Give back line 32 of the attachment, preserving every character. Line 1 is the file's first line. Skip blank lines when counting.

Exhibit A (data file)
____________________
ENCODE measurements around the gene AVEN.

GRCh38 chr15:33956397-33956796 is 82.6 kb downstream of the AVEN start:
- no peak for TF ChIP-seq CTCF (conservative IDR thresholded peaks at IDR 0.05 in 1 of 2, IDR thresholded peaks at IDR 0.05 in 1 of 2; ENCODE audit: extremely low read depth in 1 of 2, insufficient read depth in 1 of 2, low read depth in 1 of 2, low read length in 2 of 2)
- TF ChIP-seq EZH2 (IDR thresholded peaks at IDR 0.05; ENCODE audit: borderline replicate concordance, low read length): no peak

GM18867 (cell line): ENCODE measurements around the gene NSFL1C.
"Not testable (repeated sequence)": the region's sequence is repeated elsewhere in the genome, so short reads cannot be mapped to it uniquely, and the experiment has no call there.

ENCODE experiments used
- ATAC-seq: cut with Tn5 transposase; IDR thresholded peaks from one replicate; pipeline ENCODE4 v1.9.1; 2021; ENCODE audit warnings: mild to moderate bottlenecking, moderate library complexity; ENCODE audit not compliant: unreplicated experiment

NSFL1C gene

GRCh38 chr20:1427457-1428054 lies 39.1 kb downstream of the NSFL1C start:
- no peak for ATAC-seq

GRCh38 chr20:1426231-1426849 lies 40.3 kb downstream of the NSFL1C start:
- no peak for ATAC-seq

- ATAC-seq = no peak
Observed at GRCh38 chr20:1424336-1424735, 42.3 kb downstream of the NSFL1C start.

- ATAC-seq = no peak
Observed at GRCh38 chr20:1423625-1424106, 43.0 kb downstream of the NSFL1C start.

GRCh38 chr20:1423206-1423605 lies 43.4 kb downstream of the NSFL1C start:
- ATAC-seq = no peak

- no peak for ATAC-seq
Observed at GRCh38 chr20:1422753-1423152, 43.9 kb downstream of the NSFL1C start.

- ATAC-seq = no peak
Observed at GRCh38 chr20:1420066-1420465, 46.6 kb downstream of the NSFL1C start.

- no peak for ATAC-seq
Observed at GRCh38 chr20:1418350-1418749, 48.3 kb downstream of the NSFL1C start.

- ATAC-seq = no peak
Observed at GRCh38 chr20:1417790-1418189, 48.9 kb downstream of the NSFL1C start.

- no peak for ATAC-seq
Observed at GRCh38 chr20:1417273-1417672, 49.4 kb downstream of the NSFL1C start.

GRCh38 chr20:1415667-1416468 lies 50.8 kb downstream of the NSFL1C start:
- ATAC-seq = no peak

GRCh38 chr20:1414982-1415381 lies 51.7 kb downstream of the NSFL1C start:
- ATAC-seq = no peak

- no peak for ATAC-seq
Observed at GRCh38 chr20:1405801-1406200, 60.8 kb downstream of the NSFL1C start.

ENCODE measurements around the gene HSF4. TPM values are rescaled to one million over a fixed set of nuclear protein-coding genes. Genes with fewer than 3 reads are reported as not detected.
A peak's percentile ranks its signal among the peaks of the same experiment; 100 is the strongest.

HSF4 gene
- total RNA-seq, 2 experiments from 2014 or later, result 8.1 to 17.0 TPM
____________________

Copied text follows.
GRCh38 chr20:1414982-1415381 lies 51.7 kb downstream of the NSFL1C start: